No Sense of Direction

I had many good intentions of doing #writephoto in the past few weeks, but you know about good intentions…. Thank you, Sue!

No Sense of Direction

I’ve always had a good sense of direction, for a woman. Do you know how many men have tried to take maps out of my hands because, well, “you’re a woman”? I even got “lost” once because a man took my map and proceeded to give me directions, wrong directions. We ended up in Canada, overshooting Boston by hundreds of miles. Yes, perhaps I was partly at fault because I saw the roadway signs, but I was feeling obstinate and wanted to prove a point, which, obviously I did. We were late for our conference, but I won points…because I’m competitive and mean and just don’t care sometimes what smug men think of me.

At the annual Reiters’ company retreat, also known as drink too much, eat too much, and have sex with co-workers you should never has sex with retreat, I found myself paired with Alan, my crush since the beginning of the dawn of my working for the company. He’s from Nashville and evidently according to gossip it was a tough decision whether he’d go into marketing or be the next Blake Shelton. Evidently, he went into marketing, much to my lascivious delight.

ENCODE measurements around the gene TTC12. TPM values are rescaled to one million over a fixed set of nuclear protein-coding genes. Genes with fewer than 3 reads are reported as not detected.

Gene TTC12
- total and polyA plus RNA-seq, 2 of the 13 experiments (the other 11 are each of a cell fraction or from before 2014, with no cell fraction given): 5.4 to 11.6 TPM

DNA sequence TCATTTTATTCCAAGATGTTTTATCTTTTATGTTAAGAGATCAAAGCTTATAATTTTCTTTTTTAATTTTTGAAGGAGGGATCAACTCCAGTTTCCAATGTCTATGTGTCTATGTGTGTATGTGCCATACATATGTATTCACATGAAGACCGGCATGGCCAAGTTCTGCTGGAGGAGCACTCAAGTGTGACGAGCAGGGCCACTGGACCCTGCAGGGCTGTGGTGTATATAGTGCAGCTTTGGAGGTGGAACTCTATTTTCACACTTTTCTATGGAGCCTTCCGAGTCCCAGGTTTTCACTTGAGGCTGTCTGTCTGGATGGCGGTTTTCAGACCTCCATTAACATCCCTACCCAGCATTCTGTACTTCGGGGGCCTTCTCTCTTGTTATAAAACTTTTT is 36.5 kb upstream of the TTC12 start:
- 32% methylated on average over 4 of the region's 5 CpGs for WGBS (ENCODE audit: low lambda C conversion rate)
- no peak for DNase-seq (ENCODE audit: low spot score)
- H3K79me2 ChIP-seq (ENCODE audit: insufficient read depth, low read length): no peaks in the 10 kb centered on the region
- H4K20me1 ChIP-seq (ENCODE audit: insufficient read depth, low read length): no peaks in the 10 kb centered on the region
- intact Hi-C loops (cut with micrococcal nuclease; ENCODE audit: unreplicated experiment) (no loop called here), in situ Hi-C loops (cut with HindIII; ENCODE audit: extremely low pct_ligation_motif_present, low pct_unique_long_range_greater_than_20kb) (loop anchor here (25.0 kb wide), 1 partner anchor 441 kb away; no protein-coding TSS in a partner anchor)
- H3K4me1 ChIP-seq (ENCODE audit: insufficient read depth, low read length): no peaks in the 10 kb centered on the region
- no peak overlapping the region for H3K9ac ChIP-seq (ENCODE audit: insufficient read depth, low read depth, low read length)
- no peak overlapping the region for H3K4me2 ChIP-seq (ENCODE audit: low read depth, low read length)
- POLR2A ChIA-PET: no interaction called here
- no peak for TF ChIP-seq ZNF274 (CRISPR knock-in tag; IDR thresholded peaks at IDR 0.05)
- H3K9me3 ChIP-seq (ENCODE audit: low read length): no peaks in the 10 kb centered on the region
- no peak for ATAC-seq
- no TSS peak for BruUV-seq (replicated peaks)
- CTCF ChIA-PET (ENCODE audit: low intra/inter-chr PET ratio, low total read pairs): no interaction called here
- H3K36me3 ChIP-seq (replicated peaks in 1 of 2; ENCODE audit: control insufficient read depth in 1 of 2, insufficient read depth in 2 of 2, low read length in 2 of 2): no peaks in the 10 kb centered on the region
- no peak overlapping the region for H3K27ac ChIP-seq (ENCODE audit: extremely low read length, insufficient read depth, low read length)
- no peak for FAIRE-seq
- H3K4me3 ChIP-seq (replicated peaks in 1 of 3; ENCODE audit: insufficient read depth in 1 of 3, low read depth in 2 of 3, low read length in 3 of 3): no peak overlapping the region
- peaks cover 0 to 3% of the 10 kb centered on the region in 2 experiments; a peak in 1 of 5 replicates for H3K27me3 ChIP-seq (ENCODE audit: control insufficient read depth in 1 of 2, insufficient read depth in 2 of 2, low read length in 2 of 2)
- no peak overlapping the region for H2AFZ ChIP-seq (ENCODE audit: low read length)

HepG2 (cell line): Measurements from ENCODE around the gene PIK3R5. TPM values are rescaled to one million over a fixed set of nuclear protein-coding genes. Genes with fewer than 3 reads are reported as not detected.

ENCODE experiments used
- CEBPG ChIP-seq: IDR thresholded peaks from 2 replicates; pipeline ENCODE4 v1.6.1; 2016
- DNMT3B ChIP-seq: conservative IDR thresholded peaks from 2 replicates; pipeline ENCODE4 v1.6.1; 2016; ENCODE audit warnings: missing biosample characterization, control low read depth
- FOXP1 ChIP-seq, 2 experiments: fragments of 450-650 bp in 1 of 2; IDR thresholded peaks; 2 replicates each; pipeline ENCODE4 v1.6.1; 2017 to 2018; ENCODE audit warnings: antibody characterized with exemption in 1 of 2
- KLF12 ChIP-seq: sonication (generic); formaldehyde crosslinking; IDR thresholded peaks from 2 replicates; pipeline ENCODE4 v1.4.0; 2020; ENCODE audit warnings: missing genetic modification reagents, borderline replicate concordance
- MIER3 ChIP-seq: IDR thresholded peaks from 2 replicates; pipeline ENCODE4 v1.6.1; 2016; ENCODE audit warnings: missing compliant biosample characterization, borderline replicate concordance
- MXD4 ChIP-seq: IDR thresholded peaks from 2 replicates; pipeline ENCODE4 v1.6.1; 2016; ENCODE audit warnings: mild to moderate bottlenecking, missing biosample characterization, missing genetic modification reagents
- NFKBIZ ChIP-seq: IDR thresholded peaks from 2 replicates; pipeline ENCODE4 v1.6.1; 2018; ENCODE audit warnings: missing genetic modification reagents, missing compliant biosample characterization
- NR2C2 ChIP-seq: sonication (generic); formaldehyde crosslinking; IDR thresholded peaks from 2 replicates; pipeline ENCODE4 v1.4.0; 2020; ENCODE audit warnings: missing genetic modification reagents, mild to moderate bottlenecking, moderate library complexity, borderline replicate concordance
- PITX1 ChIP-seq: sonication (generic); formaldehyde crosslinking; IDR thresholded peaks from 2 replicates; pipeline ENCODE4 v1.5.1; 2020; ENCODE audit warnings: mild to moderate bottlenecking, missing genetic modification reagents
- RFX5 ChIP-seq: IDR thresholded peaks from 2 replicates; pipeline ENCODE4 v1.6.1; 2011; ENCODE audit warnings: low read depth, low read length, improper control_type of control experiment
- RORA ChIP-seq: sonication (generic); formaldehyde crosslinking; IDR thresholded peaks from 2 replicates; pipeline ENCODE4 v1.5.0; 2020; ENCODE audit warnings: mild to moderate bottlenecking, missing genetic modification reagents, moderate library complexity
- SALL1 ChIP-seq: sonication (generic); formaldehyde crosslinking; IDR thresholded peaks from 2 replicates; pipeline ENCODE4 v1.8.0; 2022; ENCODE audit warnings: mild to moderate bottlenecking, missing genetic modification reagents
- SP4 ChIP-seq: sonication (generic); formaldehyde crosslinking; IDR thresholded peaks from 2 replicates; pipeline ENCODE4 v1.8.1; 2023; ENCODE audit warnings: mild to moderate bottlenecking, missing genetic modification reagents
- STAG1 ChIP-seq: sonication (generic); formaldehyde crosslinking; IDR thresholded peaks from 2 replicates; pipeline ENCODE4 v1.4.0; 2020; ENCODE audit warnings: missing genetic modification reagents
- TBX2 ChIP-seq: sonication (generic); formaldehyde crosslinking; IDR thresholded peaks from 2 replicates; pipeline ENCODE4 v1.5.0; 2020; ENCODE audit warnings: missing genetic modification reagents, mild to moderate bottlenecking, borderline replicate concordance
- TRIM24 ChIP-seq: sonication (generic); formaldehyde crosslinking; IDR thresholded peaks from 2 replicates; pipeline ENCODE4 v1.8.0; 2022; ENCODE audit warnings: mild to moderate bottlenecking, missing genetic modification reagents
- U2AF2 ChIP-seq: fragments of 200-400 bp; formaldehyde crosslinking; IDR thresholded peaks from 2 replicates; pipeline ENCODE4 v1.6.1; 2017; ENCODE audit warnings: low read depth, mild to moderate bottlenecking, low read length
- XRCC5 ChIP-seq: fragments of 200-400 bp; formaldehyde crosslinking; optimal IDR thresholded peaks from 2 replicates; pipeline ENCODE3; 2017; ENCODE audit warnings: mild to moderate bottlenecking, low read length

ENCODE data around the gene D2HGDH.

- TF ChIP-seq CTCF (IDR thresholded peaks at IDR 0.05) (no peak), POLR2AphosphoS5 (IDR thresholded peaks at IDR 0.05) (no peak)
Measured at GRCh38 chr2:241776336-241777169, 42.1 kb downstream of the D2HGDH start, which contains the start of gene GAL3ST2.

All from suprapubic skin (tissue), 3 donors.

As assigned teams, we were supposed to follow the map to freedom and beer. Alan grinned at me and took the map.

“You fillies ain’t got a sense of direction,” he said, too cockily and too loudly.

Close-eyed, I dropped my chin to my chest. He just destroyed me. With one stupid phrase, he destroyed me. Now I could either let him continue to be my crush and lead us to failure or I could step up. While I tried to make my mind up, he was off and running.

“Crapola, you better have a good sense of direction,” I yelled as I tore off after him.

At the first fork, he stopped. He looked at me, his green eyes sorrowful. “After hearing about Boston, I trust you. I just had to keep face back there with Ditmeir.”

I rolled my eyes but took the map. Twenty-five minutes later running at full steam, zigzagging on the different paths, we reached the flag.

He grinned at me. “You’re pretty freaking fabulous. You wanna go out with me?”

Oh, irony, I love you. I smiled. “Maybe another time.”

He nodded, “Maybe when you get lost and come knocking at my door?”

I laughed. “Yeah, maybe then.”

end

Sascha Darlington

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